The Sears tech who attended found that the fuse was gone, and unfortunately the only fuse he brought with him was also defunct. However he agreed from my description (and my previous conversation with a Sears tech) that the shutdown problem was likely an inverter issue. Therefore it has now become a matter to resolve with the Customer Service department, who I expect to be hearing from within the next week.
Sears currently sells a newer version, NNP-295S, which appears from the specs to be identical to mine except that there are 4 fan speeds instead of 3 and 450 cfm instead of 300. Apparently the inverter IS available as a replacement part for this model.
Based on the above, these are my questions:
1. I read MicrowaveSvc?s postings about the design weaknesses of the inverter. Would Panasonic have ?discontinued? this part so soon for that reason? Is this particular model a lemon? Some postings on another website suggest that one should avoid Panasonic inverter models at all costs.
2. What is the likelihood that Panasonic has resolved the design flaws around the inverter for the current model NNP-295S? Surely they must have become aware of the problems with my model and taken steps to address them? (she said hopefully)
3. If Sears offers me some cash towards buying a replacement unit, would it be better to buy the current model or keep my current unit and get it repaired at a Panasonic service depot to ?repair the inverter to component level? as both MicrowaveSvc and Panasonic Canada have suggested? Will I get a more robust/long-lived inverter that way?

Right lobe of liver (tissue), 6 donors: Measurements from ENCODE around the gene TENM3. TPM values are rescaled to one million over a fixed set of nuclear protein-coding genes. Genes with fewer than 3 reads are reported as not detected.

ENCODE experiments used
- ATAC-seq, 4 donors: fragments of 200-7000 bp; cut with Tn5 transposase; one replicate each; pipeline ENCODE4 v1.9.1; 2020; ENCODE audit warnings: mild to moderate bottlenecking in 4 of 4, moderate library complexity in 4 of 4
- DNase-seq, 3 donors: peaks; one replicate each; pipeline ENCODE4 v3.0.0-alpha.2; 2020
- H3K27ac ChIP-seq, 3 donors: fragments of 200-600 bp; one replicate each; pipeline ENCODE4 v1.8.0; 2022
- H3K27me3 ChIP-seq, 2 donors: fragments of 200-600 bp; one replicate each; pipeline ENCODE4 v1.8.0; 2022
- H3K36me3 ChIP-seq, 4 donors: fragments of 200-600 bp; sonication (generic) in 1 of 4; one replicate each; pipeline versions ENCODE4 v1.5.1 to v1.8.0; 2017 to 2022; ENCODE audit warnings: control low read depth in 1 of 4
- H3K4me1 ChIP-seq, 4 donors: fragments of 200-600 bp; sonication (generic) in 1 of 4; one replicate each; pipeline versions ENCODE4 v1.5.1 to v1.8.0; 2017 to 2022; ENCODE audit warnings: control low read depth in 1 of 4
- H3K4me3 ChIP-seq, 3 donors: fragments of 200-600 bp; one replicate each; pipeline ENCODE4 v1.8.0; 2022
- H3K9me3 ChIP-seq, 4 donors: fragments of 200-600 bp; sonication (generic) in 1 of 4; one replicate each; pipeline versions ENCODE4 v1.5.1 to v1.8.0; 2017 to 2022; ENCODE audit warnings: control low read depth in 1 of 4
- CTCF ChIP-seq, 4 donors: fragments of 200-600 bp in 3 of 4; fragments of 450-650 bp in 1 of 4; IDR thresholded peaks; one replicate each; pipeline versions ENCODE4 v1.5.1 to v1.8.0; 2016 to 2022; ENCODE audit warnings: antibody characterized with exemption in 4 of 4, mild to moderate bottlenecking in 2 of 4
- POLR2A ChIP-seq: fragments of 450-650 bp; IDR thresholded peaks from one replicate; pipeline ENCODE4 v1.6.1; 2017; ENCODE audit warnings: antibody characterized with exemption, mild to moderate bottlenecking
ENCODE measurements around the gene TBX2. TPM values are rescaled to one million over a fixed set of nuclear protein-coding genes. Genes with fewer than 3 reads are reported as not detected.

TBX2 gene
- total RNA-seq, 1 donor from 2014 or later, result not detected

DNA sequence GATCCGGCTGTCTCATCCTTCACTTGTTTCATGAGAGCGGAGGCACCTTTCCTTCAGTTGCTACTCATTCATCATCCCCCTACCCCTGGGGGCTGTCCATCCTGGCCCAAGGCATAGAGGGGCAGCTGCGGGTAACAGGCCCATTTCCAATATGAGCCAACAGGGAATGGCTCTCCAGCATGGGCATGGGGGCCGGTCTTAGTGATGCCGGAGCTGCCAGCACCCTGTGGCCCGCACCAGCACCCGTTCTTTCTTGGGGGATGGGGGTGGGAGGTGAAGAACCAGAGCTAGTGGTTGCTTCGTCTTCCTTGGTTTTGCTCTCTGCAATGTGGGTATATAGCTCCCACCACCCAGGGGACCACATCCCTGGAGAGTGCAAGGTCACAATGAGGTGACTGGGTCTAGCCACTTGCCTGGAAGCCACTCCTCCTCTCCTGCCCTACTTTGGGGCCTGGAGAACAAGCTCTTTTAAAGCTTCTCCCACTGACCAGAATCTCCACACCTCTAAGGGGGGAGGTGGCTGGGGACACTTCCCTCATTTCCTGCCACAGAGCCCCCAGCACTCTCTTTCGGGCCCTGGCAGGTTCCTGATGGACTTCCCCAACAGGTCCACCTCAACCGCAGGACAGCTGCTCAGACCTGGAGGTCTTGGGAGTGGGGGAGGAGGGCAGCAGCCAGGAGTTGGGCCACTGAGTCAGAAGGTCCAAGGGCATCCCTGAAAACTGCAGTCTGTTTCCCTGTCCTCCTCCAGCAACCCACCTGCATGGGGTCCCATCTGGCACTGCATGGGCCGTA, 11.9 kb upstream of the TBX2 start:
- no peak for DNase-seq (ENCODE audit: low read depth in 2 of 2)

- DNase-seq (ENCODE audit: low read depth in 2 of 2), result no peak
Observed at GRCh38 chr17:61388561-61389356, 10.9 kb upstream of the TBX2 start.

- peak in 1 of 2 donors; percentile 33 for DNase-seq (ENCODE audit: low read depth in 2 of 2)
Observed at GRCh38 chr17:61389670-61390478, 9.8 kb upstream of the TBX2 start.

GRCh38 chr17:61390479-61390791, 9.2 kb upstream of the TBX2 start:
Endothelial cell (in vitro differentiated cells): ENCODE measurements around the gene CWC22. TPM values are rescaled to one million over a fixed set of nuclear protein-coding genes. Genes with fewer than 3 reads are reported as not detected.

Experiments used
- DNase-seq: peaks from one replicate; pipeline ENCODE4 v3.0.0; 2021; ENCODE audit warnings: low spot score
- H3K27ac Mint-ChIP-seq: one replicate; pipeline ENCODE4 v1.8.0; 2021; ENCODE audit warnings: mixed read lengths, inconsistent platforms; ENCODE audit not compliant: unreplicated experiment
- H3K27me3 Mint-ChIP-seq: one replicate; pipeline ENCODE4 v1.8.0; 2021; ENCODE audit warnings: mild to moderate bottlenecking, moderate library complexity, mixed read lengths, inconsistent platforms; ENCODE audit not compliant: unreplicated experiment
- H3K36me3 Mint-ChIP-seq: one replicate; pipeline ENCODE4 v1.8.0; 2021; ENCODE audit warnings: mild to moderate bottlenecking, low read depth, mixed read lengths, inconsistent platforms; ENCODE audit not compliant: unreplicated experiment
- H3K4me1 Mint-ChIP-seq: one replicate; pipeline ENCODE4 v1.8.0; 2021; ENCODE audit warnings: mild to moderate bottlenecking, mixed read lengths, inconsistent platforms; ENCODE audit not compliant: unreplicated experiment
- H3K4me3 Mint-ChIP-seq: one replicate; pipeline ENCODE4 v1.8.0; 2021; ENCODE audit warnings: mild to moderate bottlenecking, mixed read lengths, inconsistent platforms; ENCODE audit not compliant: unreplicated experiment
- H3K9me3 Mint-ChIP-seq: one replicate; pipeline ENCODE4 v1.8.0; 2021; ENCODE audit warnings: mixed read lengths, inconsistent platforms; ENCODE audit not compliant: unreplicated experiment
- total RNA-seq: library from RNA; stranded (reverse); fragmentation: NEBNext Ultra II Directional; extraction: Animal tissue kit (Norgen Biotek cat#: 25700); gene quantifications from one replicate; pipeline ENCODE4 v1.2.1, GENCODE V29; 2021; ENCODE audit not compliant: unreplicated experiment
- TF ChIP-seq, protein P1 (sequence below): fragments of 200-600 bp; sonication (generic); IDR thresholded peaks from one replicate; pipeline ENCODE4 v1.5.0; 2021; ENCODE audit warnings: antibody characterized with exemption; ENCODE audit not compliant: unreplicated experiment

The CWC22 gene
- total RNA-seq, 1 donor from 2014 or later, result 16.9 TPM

Any advice is greatly appreciated!
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Re: Has Panasonic rectified its inverter design problems?
Parts for this model (including the inverter) can be had via Panasonic in the US at http://www.pasc.panasonic.com/epartr
Canada's safety requirements may be different enough from those in the US that Panasonic does not make the inverters available as a spare up north.
Any competent electronics technician should be able to fix the inverter, but many appliance repair shops (and appliance techs) do not do component-level repair.
Everyone has his specialty. You may have to call a TV shop to get this kind of service.
I would definitely suggest you get a servicer who is authorized to do warranty service on Panasonic microwaves, even though this one is not under full warranty.